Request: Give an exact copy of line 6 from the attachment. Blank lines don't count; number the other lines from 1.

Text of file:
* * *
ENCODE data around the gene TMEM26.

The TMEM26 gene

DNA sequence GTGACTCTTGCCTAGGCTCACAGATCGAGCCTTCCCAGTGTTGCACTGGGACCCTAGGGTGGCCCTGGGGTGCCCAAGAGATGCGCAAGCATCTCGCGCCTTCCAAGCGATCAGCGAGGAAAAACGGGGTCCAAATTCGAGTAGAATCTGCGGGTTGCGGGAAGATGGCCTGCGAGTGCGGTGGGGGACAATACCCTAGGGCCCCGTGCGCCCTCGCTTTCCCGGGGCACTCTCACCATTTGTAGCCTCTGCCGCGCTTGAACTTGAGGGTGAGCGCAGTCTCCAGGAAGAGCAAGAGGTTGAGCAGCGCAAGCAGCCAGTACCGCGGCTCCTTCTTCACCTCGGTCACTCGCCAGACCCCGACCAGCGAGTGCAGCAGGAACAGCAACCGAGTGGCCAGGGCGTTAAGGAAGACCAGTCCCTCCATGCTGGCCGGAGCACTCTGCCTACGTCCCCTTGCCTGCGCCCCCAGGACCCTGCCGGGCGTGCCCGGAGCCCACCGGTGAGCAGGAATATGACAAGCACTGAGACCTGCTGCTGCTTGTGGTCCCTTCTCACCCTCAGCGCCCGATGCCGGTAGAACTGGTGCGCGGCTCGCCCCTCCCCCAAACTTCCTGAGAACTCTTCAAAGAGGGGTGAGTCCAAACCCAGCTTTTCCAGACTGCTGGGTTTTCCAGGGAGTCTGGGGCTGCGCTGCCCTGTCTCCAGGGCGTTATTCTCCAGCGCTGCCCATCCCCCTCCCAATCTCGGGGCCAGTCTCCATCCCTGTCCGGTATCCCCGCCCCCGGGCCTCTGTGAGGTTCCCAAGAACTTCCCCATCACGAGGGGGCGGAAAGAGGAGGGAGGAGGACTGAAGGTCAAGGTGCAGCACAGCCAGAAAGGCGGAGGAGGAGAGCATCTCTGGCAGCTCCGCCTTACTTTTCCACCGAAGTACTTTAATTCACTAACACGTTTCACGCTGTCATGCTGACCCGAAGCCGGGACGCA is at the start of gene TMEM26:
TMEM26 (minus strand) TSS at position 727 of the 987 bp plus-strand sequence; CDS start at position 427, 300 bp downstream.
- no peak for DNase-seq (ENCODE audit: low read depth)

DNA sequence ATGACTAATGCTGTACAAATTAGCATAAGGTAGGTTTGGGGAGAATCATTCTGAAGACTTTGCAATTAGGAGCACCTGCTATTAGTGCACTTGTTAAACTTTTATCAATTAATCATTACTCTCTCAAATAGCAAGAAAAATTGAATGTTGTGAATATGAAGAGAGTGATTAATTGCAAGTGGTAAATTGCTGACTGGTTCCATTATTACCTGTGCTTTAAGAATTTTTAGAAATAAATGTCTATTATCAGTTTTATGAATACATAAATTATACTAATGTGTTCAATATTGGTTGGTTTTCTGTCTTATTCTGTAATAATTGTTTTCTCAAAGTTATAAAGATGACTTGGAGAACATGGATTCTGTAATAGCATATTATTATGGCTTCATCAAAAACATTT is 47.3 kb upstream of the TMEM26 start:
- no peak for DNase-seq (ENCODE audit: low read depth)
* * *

DNA sequence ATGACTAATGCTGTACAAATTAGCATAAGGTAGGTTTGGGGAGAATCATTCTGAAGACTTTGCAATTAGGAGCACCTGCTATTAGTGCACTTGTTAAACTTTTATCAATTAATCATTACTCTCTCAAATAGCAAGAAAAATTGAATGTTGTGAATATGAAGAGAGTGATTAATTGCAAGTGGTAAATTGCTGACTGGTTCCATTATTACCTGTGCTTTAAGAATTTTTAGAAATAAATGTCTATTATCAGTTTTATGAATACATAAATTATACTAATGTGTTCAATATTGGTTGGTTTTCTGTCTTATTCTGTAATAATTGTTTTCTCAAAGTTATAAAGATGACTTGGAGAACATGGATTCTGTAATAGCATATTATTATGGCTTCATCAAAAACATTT is 47.3 kb upstream of the TMEM26 start: